“Most of those who have learned Hebrew work in the west part of the city are doing it to improve their own life. They are not seeking any change on the ground,” adds Shabaneh. “Therefore, they will not go to vote – not because they are afraid of retaliation, but simply because they do not believe it will get them anything.”
Dr. Ramadan Dabbash is an engineer and a lecturer in some Israeli academic colleges. He is the president of the local council and community center of the village of Sur Bahir, which has about 40,000 residents. For the moment, he is the only official candidate running with a list, “Al-Quds,” to the city council.
Dabbash says that he is confident he will make it to the council based on two facts: his own hamula (extended family) in the village and the many others he speaks to in all the Arab neighborhoods.
Dabbash emphasizes that since there is no more concern from a potential life threat on candidates, he believes his chances are rather high. “For years we tried to work with the representatives of the left-wing Israeli lists – Meretz, for example – but we now understand two things. The first thing is that they have no power to do or to obtain anything.
And the second is that too many times, they just used us as trophies, to show that they care about us, the Palestinians, in Jerusalem. On the ground we’ve seen nothing.”
Baskin was, until recently, involved in an interesting project – an effort to lead a Jewish-Arab list for the council, although it did not work out in the end. However, the project to break the 51 years of boycott of the municipal elections is still around and might finally become realized. A group of Arab residents, none of them officials or otherwise wellknown, are working hard to form a group that will run as a common list for several neighborhoods to the council. For the moment, none of them have agreed to reveal their identities, but the initiative seems serious and might reach the goal. Many of them are young and educated and they are planning – so says a close source – “to challenge the Israeli society and system” but refused to explain in what ways, or to say anything about the program they will present.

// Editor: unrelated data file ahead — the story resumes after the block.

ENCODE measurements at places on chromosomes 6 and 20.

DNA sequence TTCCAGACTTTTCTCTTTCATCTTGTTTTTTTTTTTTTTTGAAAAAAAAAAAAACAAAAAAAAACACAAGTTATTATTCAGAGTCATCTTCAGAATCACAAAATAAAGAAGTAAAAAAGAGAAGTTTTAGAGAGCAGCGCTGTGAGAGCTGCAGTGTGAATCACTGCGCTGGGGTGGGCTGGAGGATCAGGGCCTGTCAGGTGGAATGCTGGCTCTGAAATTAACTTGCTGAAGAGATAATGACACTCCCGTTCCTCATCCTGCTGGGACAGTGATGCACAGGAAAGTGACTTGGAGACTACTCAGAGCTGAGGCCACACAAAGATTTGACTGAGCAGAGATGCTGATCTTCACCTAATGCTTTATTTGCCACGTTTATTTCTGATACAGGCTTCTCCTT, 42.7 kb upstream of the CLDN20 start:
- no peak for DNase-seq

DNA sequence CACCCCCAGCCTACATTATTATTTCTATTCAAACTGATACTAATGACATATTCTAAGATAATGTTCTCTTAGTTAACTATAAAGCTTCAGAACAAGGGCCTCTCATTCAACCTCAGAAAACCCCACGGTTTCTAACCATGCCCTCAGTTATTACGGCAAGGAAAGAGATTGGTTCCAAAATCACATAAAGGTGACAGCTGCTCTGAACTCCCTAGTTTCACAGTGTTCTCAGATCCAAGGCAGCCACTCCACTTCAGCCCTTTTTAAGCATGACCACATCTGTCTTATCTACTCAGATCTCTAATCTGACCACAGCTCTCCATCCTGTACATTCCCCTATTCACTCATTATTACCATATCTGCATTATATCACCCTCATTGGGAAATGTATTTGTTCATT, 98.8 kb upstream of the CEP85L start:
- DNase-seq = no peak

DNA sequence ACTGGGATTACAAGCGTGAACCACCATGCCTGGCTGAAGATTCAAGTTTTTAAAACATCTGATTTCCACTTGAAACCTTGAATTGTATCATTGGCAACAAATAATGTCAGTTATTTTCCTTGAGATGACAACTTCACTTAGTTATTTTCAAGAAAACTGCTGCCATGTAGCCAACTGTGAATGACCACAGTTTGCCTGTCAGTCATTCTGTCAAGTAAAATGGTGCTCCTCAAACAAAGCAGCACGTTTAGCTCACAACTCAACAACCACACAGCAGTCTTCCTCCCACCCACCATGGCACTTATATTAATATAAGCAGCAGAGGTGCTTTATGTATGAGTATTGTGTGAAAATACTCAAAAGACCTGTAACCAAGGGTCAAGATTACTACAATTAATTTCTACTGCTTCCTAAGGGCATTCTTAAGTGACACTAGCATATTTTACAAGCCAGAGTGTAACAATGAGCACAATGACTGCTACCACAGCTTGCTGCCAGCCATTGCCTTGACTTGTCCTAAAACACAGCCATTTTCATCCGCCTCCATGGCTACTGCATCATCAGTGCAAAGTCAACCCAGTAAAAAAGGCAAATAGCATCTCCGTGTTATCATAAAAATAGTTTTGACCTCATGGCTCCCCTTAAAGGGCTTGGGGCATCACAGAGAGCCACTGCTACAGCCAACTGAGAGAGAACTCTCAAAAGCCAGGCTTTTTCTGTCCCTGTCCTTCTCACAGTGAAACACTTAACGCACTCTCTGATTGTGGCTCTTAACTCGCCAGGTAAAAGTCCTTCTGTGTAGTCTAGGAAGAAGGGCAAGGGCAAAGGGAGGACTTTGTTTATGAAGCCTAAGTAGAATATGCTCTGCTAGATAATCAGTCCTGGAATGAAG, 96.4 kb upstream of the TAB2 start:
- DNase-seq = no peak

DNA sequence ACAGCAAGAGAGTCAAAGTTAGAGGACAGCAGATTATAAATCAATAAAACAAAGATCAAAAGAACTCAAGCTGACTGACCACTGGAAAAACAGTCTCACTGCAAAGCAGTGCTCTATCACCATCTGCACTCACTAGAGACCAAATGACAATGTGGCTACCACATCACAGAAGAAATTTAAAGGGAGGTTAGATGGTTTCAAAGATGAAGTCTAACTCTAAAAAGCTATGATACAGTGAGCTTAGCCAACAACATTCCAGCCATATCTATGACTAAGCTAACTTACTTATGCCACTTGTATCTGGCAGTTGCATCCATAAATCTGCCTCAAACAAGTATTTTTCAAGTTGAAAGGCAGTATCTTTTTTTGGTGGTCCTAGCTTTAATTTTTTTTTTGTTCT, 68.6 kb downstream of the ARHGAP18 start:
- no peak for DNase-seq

“We have all reached the conclusion that we have no mother nor father here, that we, the Palestinian residents of Jerusalem, are left on our own,” says Shabaneh.
“Neither the Palestinian Authority nor Hamas – nobody cares about us. We and our problems are not in their minds, we simply do not raise their interest anymore. I’ve said that for years now. We, the Palestinian residents of Jerusalem, are orphans.”
Asked if as a result of this situation the participation in the elections and an eventual Arab list to the council should be the answer, Odeh explains: “Should be perhaps, but it is not happening. The situation has become so desperate that everyone is caring about himself, [or at most] his own family.
Even the old traditions, like the solidarity among the hamulas are fading away. Everyone is seeking his own needs, and many are seriously considering emigrating to the US or Canada. They feel they have no future here, and they don’t believe that participation in these elections could change something.”
Interestingly, some of the people asked who preferred not to be identified, said that while they are not considering going to the polls on October 30, they would prefer, out of all the candidates, a haredi (ultra-Orthodox) mayor. Asked why, Amer (not his real name) answered: “Haredim are not crazies. They respect us.”